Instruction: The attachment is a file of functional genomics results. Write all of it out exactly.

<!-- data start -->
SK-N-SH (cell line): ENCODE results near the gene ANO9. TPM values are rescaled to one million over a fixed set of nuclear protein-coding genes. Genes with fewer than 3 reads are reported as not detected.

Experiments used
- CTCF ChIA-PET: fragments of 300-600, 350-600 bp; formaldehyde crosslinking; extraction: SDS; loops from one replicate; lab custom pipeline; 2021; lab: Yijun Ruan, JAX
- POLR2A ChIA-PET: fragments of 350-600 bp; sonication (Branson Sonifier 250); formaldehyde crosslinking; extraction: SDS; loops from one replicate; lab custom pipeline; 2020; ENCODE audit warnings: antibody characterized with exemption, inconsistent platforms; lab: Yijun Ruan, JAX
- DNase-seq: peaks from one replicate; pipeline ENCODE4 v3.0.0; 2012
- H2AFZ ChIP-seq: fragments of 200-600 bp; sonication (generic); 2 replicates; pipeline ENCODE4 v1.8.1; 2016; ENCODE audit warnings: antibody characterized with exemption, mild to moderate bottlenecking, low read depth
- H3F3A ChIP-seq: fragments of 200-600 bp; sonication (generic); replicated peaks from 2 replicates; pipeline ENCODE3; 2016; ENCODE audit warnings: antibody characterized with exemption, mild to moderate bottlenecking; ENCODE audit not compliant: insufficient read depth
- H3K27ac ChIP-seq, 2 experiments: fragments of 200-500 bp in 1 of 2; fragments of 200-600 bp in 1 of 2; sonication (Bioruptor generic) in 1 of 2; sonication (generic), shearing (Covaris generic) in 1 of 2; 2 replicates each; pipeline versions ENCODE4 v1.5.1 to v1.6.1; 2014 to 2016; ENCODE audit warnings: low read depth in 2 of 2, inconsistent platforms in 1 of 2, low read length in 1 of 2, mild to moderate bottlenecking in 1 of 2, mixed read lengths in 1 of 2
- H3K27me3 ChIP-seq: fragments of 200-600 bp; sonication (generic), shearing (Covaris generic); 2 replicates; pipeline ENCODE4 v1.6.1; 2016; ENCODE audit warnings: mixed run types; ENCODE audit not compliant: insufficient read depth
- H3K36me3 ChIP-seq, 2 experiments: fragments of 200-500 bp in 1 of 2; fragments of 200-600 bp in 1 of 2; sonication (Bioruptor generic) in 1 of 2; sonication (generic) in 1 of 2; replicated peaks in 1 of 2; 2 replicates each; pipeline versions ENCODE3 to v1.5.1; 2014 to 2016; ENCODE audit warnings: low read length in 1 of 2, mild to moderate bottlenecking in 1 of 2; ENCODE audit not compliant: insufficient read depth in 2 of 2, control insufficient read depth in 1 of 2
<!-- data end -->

SK-N-SH (cell line): ENCODE results near the gene ANO9. TPM values are rescaled to one million over a fixed set of nuclear protein-coding genes. Genes with fewer than 3 reads are reported as not detected.

Experiments used
- CTCF ChIA-PET: fragments of 300-600, 350-600 bp; formaldehyde crosslinking; extraction: SDS; loops from one replicate; lab custom pipeline; 2021; lab: Yijun Ruan, JAX
- POLR2A ChIA-PET: fragments of 350-600 bp; sonication (Branson Sonifier 250); formaldehyde crosslinking; extraction: SDS; loops from one replicate; lab custom pipeline; 2020; ENCODE audit warnings: antibody characterized with exemption, inconsistent platforms; lab: Yijun Ruan, JAX
- DNase-seq: peaks from one replicate; pipeline ENCODE4 v3.0.0; 2012
- H2AFZ ChIP-seq: fragments of 200-600 bp; sonication (generic); 2 replicates; pipeline ENCODE4 v1.8.1; 2016; ENCODE audit warnings: antibody characterized with exemption, mild to moderate bottlenecking, low read depth
- H3F3A ChIP-seq: fragments of 200-600 bp; sonication (generic); replicated peaks from 2 replicates; pipeline ENCODE3; 2016; ENCODE audit warnings: antibody characterized with exemption, mild to moderate bottlenecking; ENCODE audit not compliant: insufficient read depth
- H3K27ac ChIP-seq, 2 experiments: fragments of 200-500 bp in 1 of 2; fragments of 200-600 bp in 1 of 2; sonication (Bioruptor generic) in 1 of 2; sonication (generic), shearing (Covaris generic) in 1 of 2; 2 replicates each; pipeline versions ENCODE4 v1.5.1 to v1.6.1; 2014 to 2016; ENCODE audit warnings: low read depth in 2 of 2, inconsistent platforms in 1 of 2, low read length in 1 of 2, mild to moderate bottlenecking in 1 of 2, mixed read lengths in 1 of 2
- H3K27me3 ChIP-seq: fragments of 200-600 bp; sonication (generic), shearing (Covaris generic); 2 replicates; pipeline ENCODE4 v1.6.1; 2016; ENCODE audit warnings: mixed run types; ENCODE audit not compliant: insufficient read depth
- H3K36me3 ChIP-seq, 2 experiments: fragments of 200-500 bp in 1 of 2; fragments of 200-600 bp in 1 of 2; sonication (Bioruptor generic) in 1 of 2; sonication (generic) in 1 of 2; replicated peaks in 1 of 2; 2 replicates each; pipeline versions ENCODE3 to v1.5.1; 2014 to 2016; ENCODE audit warnings: low read length in 1 of 2, mild to moderate bottlenecking in 1 of 2; ENCODE audit not compliant: insufficient read depth in 2 of 2, control insufficient read depth in 1 of 2